Photo by: Vancouver Farmers Markets
Photo by: Vancouver Farmers Markets

9 Lesser-Known Canadian Cities Worth Visiting

The second largest country in the world, Canada is a marvel of outstanding natural beauty and lively, gleaming cosmopolitan cities. The major cities are fantastic tourist destinations, and they are justifiably beloved by visitors. Nevertheless, there are some excellent yet lesser-known Canadian cities that are well worth visiting. Each of them is uniquely rewarding for the visitor and, just as importantly, visitors will avoid the crush of the crowd.

The following little-known cities or towns are must-visits for tourists for want to experience the true essence of Canada:

1. Nelson: British Columbia

Nestled within the Selkirk Mountains, Nelson is beautiful and full of charm. The city boasts unique and historic architecture, and the chic cafes make it perfect for days of leisure. The city is also famous as an artists’ enclave. In the opinion of John Villani, an art critic, there is no better art town in Canada. The Heritage Walking Tour is particularly popular. In addition, the surrounding cities and villages within driving distance of Nelson are worth a road trip. Of particular note is the beautiful village of Salmo, BC (a 50 kilometre drive from Nelson). Salmo plays host to Shambhala, an annual electronic music festival that attracts over 10,000 visitors every summer.
Nelson British Columbia

2. Churchill: Northern Manitoba

Situated along the Hudson Bay, the city of Churchill may be small but it puts on a spectacular natural show for visitors: Between late-November and late-March, tourists can be delighted and amazed by the Northern Lights. Churchill is also an ideal destination for seeing polar bears and whales: Polar bears can be seen throughout the year, and Beluga whales can be seen during the summer months.
Churchill, Manitoba, Canada

3. Kaslo: British Columbia

This friendly town that sits prettily on the lake is wrapped in the embrace of the mountains. Visitors can pay a visit to the SS Moyle. Built in 1867, the boat holds the distinction of being the oldest North American paddle steamer. It is now a museum, but it continues to fascinate. Kaslo is also renowned for the jazz festival that it hosts every summer.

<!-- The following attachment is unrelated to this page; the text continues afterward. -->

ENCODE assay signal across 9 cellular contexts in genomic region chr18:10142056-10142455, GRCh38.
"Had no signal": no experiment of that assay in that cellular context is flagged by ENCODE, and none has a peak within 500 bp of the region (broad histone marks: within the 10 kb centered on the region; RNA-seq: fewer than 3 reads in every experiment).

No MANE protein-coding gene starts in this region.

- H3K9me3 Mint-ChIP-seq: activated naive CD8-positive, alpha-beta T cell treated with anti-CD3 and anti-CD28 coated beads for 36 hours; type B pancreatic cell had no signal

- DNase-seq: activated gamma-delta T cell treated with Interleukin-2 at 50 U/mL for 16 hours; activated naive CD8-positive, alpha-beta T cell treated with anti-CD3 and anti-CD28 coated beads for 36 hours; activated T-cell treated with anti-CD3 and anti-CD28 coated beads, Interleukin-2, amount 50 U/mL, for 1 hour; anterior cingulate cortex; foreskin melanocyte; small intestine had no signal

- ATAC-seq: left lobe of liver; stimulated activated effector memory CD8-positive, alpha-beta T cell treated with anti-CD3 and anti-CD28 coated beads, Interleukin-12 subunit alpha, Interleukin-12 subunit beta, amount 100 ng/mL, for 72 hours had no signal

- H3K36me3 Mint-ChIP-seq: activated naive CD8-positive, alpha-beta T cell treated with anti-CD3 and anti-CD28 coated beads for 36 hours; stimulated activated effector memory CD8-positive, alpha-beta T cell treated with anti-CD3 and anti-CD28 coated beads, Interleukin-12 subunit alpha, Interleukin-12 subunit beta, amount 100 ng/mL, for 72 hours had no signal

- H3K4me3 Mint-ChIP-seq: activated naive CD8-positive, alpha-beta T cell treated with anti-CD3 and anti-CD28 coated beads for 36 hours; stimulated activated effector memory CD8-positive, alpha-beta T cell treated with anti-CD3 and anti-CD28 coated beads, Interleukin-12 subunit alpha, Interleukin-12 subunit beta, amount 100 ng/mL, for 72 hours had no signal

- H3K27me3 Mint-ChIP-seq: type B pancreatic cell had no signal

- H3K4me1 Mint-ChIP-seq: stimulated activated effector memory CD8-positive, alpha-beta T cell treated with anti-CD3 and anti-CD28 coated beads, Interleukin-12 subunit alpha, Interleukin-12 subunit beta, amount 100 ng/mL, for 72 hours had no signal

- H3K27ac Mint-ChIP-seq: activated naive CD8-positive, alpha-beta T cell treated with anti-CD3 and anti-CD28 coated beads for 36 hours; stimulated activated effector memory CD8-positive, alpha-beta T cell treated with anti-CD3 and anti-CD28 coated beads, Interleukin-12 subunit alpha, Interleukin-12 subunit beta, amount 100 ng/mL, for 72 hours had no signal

Kaslo British Columbia, Canada

4. Whitehorse: The Yukon

Whitehorse is the capital of The Yukon and it is a bustling and attractive city. There are lovely hotels and pleasant restaurants and cafes in the town, and visitors will be absorbed by the various exhibits in McBride Museum. Whitehorse is an excellent base from which to explore the Klondike and to take trips to Alaska.
Whitehorse, Yukon, Canada

5. Dawson: The Yukon

Dawson City came to prominence during the gold strikes of the late 1800s, and the city now appears as if it is preserved in amber. Much work has been put into its preservation and visitors will feel as if they have been transported back to the American Wild West. The first port of call in Dawson has got to be its excellent Visitor Reception Centre. Tourists will fall under the charm of the heritage buildings.
Dawson City Yukon Canada

6. Fredericton: New Brunswick

The capital of New Brunswick, Fredericton is known for its stately elm trees. The city has an endearing and cozy feel, yet it is home to a number of world-class institutions. There is plenty to keep visitors occupied: The museums, historical sites and riverside trails are well-loved, and the restaurants offer international cuisine. In addition, Fredericton plays host to many world-famous festivals.
Fredericton Museum, New Brunswick, Canada

7. Halifax: Nova Scotia

Halifax is famous for its harbors, which are regarded as some of the finest in the world. Visitors should not miss the Citadel on the town’s hilltop. The four-sided Town Clock has a fascinating history: The father of Britain’s Queen Victoria commissioned the clock to keep sailors and soldiers from being late for their duties.
Clock Tower Halifax Nova Scotia Canada

8. Charlottetown: Prince Edward Island

This town is full of charm. It is elegant, dignified and classy. Charlottetown is home to Province House, which is considered a national shrine because of its historical significance. The Confederation Centre of the Arts is replete with history.
Charlottetown PEI

9. St. John’s: Newfoundland

St. John’s is famous for many reasons: It has a spectacular natural harbor, the cathedrals are impressive, and its Signal Hill Historic Park brings local history alive. Cape Spear Point affords magnificent views of the surrounding areas.
Signal Hill St. Johns Newfoundland Canada